Priming love on helping behaviors and gender

I need solely a literature review . The aim of the my thesis is to investigate the effect of ‘love’ as a priming stimulus on helping behaviours and gender differences

of confederates and participants in the giving and receiving of this help.
Preliminary hypothesis will be as follows:
Hypotheses:
1.Positive priming of stimuli associated with the word‘love’ will lead to more helping behaviours.
2. Females are more likely to engage in helping behaviours.
3. Female confederates will receive more help than male confederates.
Attached below is the background information on my study and roughly what the literature review should cover. Please put in additional information deemed necessary.

There are a number of factors that contribute to why people help. These factors range from age, gender
, education, income and religion (Shariff & Norenzayan, 2007).The overall mood and emotion that an
individual holds, the presence of bystanders (Abbate, Ruggieri & Boca, 2013), the ambiguity of the situation, interpersonal similarity, and reciprocity (Trivers, 1971)

can also affect one’s help behaviour. Priming is also said to influence helping behaviours in different ways. In a particular study which focused
on the influence of priming and bystander apathy on helping behaviour, help was found to be more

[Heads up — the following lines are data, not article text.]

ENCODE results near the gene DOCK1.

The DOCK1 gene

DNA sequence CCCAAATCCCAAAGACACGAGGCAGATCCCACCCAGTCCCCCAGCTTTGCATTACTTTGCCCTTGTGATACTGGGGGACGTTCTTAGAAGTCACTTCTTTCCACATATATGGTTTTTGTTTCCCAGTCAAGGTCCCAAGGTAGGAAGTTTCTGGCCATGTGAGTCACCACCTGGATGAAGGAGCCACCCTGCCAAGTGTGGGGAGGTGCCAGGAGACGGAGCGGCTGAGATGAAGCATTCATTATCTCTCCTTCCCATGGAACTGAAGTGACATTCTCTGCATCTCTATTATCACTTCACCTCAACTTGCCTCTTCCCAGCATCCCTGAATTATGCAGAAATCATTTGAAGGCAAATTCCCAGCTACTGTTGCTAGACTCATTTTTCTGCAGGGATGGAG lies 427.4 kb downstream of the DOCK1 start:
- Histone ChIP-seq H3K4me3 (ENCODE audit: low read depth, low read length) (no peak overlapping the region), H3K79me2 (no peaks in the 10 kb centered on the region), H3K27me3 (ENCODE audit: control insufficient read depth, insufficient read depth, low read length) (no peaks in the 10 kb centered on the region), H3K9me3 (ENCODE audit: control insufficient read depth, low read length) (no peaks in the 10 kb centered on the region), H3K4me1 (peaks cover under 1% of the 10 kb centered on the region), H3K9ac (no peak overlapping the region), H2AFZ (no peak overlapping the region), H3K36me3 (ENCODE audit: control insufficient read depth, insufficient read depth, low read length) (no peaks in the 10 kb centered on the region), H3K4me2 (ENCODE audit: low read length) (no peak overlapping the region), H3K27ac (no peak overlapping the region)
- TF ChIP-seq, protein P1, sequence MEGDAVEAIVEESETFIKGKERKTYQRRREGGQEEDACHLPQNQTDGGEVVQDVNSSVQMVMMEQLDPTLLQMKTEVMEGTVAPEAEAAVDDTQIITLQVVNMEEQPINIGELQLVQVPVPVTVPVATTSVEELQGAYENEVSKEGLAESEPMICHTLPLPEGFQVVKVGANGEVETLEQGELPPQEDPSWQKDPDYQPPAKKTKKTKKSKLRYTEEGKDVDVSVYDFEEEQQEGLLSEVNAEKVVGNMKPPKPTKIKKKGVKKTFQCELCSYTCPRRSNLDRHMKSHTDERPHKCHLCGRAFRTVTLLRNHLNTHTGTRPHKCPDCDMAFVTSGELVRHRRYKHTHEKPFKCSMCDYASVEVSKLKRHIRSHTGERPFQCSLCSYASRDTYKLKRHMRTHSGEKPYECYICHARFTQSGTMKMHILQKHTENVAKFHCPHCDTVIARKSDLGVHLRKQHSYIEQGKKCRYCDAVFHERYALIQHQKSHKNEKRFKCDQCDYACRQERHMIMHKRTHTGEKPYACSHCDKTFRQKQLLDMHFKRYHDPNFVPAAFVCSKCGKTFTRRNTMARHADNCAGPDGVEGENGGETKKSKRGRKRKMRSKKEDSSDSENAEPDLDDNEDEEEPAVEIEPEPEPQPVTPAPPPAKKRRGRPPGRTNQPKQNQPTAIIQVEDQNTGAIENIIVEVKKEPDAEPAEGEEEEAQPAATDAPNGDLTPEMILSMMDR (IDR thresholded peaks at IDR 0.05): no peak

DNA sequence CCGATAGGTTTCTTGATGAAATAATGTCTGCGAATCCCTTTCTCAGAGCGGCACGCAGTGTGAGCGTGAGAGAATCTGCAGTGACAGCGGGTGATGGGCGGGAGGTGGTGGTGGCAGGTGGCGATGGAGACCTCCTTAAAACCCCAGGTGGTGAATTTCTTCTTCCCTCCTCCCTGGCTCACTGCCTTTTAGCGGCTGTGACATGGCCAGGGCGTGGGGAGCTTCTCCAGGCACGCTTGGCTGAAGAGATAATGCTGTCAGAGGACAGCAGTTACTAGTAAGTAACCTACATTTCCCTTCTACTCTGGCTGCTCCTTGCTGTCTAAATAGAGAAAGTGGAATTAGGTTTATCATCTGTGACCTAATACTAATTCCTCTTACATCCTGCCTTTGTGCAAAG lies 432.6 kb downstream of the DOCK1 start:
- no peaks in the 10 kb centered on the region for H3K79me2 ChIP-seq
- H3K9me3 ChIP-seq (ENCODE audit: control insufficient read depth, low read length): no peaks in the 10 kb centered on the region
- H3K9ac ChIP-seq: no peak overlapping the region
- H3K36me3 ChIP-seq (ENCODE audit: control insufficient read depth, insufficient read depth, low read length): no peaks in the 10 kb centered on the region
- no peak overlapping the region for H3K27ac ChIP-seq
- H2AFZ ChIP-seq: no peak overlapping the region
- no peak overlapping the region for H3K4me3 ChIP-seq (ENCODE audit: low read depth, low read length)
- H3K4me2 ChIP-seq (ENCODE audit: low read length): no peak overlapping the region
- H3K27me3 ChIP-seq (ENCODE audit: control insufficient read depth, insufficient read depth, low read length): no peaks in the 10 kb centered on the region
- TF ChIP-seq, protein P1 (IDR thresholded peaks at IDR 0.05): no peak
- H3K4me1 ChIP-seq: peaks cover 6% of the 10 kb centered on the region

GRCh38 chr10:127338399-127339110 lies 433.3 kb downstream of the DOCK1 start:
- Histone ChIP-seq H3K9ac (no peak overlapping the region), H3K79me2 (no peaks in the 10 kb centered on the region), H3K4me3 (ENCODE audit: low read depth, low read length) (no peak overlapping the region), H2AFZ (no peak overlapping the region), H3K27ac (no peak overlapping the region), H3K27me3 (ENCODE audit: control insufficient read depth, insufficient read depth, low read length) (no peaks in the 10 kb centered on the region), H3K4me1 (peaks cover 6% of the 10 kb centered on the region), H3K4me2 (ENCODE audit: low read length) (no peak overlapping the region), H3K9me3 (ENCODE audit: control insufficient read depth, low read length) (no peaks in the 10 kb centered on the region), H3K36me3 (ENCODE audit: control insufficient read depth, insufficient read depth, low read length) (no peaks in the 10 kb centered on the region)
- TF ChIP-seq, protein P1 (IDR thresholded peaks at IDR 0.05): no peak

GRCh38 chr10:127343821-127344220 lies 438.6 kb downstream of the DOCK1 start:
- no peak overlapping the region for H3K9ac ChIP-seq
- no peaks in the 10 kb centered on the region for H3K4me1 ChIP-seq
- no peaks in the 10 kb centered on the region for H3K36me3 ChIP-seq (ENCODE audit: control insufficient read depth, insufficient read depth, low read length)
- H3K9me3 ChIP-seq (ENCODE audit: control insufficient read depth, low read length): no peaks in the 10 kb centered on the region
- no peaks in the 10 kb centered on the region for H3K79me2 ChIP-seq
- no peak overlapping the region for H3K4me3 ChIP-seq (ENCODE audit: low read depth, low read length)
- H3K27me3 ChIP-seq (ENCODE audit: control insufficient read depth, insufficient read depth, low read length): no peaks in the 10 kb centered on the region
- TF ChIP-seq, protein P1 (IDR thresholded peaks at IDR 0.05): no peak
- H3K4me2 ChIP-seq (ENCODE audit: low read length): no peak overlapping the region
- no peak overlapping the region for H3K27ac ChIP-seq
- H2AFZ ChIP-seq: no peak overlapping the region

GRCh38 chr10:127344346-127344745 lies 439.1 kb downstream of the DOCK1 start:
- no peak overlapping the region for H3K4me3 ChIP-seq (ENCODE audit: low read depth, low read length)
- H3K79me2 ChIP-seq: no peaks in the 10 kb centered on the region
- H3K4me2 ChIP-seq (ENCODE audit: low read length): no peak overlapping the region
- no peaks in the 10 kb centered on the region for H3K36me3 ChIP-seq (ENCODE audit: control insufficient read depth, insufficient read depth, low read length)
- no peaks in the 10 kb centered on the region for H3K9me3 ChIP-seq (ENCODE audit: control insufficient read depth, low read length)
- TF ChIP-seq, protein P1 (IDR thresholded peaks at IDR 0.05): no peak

prominent in a prosocial-prime condition than in a neutral-prime condition (Abbate, Ruggieri & Boca,
2013). Another study found that participants who were primed with ‘empathy’ stimuli were more likely to
help than those who were neutrally primed (Velasquez, 2011). Priming of the word ‘love’ was also found
to induce more helping behaviours as compared to the priming of negative emotional words (Lamy,
Fischer-Lokou, & Guéguen, 2009). In addition, Guéguen, Jacob, and Charles-Sires’ (20
11) study showed that ‘love’ priming increased donations in a fund-raising context. Another experiment by Fischer-Lokou,Lamy and Guéguen (2009) demonstrated that a

higher likelihood to help after random individuals on the street were asked to evoke a memory involving love. Another factor that affects helping behaviour is gender.

Females in general demonstrate to be more empathetic or sympathetic than men (Hoffman, 1977) and are known to offer more helping behaviour (Gilligan, 1982). Females

have an orientation towards being caring and responsible (Gilligan, 1982),where their consideration for others triggers their altruism (Piliavin & Unger, 1985).

Furthermore, females generally have a higher likelihood to receive help, especially from males (Bryan & Test, 1967; Gaertner & Bickman, 1971; Pomazal & Clore, 1973;

Simon, 1971), particularly chivalrous help. The chivalric code demands that men direct their courteous and protective acts towards females because they are ‘weak’

(Braverman et al., 1972).When experimenter and confederates were females, they were more likely to receive help (Christopher et al., 2006).This study looks at how

‘love’ priming can influence a person’s helping behaviour as well as how gender can play a part both in the receiving and the giving of help. This study is beneficial

because it looks at processes (priming and helping behaviour) that occur in our daily lives and the impact it has on our actions (Fischer-Lokou, Lamy & Gueguen, 2009)

in a positive manner. This study can provide further insight on the extensive research that has been done on priming of positive emotional stimuli. In addition, it is

useful to try to understand gender differences in the giving and receiving of help as this can help society to understand the helping behaviour of males and females

and possibly, how and why they differ.